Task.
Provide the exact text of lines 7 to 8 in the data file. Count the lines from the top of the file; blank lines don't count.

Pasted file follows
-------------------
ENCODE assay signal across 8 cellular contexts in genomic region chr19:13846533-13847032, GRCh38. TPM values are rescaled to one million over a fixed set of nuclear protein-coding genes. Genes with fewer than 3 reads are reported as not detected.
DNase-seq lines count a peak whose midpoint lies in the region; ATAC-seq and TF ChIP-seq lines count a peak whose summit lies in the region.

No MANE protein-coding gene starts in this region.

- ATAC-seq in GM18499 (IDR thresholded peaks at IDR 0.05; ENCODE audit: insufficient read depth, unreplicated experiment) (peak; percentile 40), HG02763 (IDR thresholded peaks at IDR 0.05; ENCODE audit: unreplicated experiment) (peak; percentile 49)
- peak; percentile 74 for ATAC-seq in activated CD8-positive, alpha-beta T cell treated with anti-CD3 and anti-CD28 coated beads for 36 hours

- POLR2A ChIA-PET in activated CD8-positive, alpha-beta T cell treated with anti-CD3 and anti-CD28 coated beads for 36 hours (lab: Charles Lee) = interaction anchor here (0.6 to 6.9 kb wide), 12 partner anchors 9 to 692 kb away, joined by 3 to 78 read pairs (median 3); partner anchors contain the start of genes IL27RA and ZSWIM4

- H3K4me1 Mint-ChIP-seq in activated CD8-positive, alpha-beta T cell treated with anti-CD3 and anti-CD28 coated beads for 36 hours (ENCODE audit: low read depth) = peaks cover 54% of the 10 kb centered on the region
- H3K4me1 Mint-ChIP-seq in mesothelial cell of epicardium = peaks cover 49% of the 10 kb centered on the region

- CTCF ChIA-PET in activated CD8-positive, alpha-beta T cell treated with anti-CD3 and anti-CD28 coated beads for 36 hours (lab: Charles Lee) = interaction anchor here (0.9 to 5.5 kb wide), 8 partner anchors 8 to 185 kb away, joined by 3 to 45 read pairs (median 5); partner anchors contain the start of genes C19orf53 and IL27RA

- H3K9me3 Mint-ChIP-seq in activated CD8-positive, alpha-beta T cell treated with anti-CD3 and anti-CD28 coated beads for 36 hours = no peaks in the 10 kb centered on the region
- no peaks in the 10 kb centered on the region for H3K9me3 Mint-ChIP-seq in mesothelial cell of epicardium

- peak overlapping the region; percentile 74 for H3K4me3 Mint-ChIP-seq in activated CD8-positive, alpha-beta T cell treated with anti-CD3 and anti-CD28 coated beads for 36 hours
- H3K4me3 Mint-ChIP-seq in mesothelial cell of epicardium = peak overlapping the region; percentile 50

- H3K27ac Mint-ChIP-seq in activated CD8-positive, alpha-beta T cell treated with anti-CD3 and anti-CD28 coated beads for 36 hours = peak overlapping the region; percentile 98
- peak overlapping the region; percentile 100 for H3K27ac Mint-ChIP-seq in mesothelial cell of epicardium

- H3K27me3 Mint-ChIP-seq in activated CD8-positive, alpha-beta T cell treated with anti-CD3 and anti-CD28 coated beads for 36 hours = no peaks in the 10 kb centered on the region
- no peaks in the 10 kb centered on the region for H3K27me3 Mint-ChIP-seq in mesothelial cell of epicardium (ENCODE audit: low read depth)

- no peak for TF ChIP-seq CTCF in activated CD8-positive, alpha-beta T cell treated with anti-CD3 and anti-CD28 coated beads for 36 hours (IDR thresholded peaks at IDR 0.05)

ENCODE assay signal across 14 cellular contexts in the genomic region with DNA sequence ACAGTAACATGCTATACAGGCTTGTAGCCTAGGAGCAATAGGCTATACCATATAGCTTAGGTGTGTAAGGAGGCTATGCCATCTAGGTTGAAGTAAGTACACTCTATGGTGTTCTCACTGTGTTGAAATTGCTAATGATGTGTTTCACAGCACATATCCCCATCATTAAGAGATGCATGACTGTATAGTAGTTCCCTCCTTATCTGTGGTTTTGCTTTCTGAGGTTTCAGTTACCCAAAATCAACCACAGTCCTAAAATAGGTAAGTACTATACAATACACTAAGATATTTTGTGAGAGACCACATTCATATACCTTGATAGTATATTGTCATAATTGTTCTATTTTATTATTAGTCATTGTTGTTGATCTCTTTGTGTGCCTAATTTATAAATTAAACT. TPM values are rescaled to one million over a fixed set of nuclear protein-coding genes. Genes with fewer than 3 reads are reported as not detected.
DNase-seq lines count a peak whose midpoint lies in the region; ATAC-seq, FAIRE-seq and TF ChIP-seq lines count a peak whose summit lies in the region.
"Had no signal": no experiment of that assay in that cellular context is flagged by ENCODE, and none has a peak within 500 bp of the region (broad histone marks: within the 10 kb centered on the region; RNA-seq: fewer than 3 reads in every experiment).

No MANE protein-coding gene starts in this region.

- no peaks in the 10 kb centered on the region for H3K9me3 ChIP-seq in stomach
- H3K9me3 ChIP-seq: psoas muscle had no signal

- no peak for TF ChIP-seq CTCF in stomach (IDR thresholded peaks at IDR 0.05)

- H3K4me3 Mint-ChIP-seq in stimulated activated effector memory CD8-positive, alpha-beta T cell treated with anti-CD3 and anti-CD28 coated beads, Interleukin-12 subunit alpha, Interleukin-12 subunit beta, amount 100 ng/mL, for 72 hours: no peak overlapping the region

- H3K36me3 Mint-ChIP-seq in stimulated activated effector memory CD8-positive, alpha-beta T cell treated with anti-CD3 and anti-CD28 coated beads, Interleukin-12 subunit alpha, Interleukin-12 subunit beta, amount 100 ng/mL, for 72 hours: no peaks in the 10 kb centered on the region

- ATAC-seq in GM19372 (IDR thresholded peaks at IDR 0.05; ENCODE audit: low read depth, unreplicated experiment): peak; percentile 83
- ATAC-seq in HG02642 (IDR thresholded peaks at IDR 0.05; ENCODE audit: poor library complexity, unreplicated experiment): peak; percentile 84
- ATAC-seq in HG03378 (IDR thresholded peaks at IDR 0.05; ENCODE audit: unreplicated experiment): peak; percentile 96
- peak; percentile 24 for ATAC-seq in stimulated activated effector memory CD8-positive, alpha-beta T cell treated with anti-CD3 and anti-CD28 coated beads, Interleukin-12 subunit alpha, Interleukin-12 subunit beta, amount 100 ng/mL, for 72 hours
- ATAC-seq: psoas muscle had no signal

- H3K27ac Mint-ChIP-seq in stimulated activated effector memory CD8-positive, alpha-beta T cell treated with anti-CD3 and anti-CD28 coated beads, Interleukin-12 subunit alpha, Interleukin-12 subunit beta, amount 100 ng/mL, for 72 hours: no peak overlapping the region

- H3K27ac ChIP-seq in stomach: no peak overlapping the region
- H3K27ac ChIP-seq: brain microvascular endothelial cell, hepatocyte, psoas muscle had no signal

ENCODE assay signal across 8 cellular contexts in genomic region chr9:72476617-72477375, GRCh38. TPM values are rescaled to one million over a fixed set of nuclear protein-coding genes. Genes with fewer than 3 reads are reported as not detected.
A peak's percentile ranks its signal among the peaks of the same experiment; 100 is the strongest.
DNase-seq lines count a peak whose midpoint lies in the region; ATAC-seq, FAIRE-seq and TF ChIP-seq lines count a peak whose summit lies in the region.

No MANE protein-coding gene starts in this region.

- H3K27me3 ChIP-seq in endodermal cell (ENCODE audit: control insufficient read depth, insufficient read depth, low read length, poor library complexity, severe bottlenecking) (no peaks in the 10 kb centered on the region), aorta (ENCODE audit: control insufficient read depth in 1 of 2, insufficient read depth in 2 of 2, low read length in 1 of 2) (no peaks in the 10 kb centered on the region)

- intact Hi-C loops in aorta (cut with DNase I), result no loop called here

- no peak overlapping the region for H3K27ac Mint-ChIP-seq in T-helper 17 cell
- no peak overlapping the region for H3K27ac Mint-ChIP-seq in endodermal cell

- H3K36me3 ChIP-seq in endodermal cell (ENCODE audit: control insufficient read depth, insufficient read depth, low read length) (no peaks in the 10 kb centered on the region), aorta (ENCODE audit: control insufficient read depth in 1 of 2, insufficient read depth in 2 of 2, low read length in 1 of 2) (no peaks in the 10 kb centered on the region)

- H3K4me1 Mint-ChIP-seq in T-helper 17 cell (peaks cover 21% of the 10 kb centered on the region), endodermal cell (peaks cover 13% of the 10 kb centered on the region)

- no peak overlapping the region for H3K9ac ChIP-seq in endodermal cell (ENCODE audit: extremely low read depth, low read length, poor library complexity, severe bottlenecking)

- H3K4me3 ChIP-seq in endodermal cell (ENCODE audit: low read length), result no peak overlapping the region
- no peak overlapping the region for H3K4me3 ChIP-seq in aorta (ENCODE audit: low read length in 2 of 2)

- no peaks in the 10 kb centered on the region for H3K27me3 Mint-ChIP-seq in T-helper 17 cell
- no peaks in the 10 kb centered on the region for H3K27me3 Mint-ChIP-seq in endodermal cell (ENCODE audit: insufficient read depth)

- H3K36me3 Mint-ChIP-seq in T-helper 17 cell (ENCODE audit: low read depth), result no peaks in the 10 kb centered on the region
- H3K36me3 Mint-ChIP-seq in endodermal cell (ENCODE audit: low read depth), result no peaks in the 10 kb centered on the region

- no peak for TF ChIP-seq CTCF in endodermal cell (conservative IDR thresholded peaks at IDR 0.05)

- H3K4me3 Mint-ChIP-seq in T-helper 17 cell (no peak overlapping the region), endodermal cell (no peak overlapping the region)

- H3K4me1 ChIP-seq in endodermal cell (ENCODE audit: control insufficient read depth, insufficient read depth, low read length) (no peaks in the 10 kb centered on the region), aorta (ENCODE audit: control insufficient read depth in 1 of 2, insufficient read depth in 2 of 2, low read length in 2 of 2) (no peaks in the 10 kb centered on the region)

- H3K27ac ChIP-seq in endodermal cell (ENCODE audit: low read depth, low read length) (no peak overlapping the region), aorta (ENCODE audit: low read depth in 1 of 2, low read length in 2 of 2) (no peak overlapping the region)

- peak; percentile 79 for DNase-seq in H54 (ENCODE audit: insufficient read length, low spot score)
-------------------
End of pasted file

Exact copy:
- H3K4me1 Mint-ChIP-seq in activated CD8-positive, alpha-beta T cell treated with anti-CD3 and anti-CD28 coated beads for 36 hours (ENCODE audit: low read depth) = peaks cover 54% of the 10 kb centered on the region
- H3K4me1 Mint-ChIP-seq in mesothelial cell of epicardium = peaks cover 49% of the 10 kb centered on the region